Metaphorically, lawyers in practice prune the analytic tree fast with a sharp axe, lopping off branches to get to the one that matters, while lawyers building apps must start at the trunk and imagine the tree with all its branches, then map a clear, safe routes for users to climb from the ground to the top.

What do students learn from building apps that they don’t from writing papers?

  • Comprehensive, deep analysis of a topic.
  • Rigorous thinking—expert systems can’t be fooled by footnotes to fudge the main text. Everything must be thought through to resolution, even if the resolution is uncertainty.
  • Seeing problems from a client’s perspective—apps have real users with real problems, and no matter how erudite the analysis, it’s useless if the presentation is not accessible to its users.
  • Writing in plain English—ditto.

We call this Legal Knowledge Engineering, and that’s the heart of the Technology Innovation and Law Practice course. Our Director of Education, Kevin Mulcahy, is Adjunct Professor at Georgetown Law and collaborates with Professor Rostain and other faculty on these courses.

What The Students Created

This semester’s applications are:

Military Service Pre-Discharge Counselor—Advises active service members on the impact of in-service misconduct on the terms of their discharge and their post-service benefits. Client: Pine Tree Legal Assistance.  Team:  Lindsey Bohl, Kyle George, Thomas Orsak.

California Mortgage Distress Advisor—Advises borrowers on how new consumer protection regulations apply to them, based on the type of mortgage they have.  Client: Consumer Financial Protection Bureau, with assistance from California Rural Legal Assistance and Visionary Home Builders.  Team:  Shahzadi Ahmed, Johnny Wong, Mike Milea, Angela Omiyi.

Short and Happy Guide to Health Care Coverage—Guides users through the qualitative and quantitative benefits of the ACA, and helps them identify the source of coverage that fits their needs and budget.  Client: Enroll America.  Team:  Gerald Leverich, Jessi Nyman, Will Morrison, Amanda Krause.

Clean Water Act: Section 404 Permit Advisor—Advises homeowners, home builders, construction companies, and agricultural businesses about whether they need to obtain permits under the Clean Water Act when dredge or fill material may be discharged into a water of the US, including wetlands.  Team:  Stan Adams, Ernest Pysher, Sara Atsbaha.

Military Impact of Discharge Assessment System (MIDAS)—Advises military judges on service members’ eligibility for VA benefits. Client: Major Evan Seamone, Judge Advocate USA, in his personal capacity.  Team: Lindsey Bohl, Kyle George, Thomas Orsak.

The Judges

This year’s Iron Tech Lawyer judges were: Andrew Baker, Global Director of Legal Technology Innovations, Seyfarth Shaw; Mark Chandler, General Counsel and Chief Compliance Officer, Cisco Systems; Laura Donohue, Director of the Center on National Security and the Law, and Professor, Georgetown Law; Donna McLean, Former Assistant Secretary for Budget and Programs, Chief Financial Officer, Department of Transportation.

Before awarding prizes (“a very tight race … indicative of the strength of the work”) the judges each spoke about the course and the students’ work.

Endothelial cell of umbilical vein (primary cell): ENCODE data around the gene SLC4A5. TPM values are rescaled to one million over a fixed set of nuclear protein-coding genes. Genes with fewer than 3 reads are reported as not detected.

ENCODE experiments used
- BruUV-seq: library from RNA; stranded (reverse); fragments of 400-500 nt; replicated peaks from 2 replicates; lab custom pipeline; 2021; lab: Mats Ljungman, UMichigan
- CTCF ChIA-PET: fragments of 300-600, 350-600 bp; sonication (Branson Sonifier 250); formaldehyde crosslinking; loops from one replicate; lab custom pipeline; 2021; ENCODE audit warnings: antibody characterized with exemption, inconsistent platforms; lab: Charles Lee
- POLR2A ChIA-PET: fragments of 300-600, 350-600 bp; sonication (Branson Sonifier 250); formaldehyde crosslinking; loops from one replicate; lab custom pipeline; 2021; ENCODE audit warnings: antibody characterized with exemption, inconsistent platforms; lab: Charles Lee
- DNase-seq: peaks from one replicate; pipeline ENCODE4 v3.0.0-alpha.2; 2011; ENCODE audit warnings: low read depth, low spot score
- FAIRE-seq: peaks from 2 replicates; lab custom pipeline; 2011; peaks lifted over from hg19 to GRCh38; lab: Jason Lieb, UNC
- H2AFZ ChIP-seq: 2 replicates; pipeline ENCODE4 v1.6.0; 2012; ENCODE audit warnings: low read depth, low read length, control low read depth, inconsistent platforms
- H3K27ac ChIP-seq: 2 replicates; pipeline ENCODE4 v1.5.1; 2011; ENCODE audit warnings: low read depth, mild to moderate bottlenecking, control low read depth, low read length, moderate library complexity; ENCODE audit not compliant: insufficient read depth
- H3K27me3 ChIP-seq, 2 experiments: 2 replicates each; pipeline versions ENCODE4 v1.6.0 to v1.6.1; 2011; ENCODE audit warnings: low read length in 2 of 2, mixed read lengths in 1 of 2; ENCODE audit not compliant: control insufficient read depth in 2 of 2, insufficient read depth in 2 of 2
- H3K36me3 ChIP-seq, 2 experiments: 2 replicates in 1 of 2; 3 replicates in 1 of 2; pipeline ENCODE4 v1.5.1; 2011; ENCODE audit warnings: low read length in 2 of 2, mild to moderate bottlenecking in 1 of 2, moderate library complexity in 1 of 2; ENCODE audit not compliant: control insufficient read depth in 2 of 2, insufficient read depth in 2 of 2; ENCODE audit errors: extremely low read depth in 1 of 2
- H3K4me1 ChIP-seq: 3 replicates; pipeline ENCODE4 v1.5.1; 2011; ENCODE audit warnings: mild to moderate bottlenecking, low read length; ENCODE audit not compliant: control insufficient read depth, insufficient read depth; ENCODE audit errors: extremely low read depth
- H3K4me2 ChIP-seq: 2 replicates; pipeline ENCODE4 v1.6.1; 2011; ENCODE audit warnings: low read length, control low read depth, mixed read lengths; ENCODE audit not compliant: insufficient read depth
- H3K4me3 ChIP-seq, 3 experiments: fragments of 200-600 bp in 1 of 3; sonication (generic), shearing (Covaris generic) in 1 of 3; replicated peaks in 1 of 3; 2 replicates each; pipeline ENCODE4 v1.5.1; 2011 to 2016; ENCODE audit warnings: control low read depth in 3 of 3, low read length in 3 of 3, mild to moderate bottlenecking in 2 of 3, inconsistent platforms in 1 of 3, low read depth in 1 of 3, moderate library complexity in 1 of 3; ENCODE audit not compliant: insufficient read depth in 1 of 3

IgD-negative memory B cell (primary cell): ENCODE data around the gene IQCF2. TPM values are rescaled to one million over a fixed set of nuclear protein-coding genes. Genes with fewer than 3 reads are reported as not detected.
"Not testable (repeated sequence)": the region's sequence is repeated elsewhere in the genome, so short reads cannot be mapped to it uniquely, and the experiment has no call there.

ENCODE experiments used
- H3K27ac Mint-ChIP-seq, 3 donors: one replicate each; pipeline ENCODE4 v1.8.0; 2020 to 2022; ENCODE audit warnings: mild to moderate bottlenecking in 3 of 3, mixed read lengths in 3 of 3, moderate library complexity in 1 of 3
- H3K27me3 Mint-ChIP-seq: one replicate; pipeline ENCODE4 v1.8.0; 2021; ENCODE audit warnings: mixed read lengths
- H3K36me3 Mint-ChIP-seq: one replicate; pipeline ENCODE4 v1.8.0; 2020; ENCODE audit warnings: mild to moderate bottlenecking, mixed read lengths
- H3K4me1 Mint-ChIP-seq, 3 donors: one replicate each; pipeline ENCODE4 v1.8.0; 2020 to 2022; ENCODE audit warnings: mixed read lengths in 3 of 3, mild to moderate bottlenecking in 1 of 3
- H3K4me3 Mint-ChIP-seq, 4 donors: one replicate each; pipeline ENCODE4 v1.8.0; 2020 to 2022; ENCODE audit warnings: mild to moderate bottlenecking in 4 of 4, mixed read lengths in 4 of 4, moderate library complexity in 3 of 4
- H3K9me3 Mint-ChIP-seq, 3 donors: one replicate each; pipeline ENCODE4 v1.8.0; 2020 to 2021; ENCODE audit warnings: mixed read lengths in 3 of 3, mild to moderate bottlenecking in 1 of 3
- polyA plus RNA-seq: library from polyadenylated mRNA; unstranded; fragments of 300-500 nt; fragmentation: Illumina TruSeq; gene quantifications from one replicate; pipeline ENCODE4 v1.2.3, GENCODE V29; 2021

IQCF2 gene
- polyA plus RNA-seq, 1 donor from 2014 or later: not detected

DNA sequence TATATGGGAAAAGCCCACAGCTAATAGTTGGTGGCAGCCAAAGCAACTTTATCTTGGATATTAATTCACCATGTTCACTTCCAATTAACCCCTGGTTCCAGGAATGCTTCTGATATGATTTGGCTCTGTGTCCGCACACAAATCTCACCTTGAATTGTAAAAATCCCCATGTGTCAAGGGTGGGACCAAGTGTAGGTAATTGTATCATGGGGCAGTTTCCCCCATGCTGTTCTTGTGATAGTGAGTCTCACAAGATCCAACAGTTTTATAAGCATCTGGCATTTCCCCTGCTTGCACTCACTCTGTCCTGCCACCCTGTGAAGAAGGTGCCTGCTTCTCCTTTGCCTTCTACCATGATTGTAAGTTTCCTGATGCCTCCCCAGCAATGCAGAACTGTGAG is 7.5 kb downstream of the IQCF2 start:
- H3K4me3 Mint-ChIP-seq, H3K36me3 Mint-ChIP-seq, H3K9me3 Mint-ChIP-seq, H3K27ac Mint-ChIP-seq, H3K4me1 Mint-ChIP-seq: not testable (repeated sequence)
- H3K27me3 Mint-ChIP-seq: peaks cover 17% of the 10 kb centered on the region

Mr. Chandler: “The work all of you did is extremely relevant as a practitioner. As the legal world evolves, the ability to break down legal problems, add efficiency to legal process, and help people get the information they need is very relevant for future careers.”

Mr. Baker: “The methodology and process that you went through is exactly what my group [at Seyfarth] does for the firm’s clients. Every presentation was stellar, and showed a lot of creativity and research.”

Ms. McLean: “The biggest lesson you’ve learned is the ability to take something very complex and simplify it. That’s incredibly marketable. These applications are about information sharing and simplifying, making advice accessible, and not making someone pay a lawyer for what they could do themselves.”

Professor Donohue: “I was particularly impressed that you were able within just 10 weeks to do such extensive research, master a complex area of the law and build an application.”

The Winners

IronTech Lawyer—Military Impact of Discharge Assessment System (MIDAS).  “This team tackled an enormous and growing problem for veterans. The topic is complex, with more than 300 million possible permutations of facts. The app addressed real-world problems with sophisticated, logical solutions.”

Excellence in Design—California Foreclosure Advisor.

Honorable Mention—Short and Happy Guide to Health Care Coverage.

Why—from Neota Logic’s Perspective?

One of our marketing tag lines is “the future of professional advice.” At Georgetown, we see that future—lawyers unencumbered by traditional views of what “real lawyers” do or by standard business models, lawyers focused on the practical needs of their clients, lawyers unafraid of technology and collaboration with other professionals.

We’re helping to create that future—by building state-of-the-art software, the Neota Logic Server (NLS), with which creative lawyers like the Georgetown students can radically transform the delivery of legal services.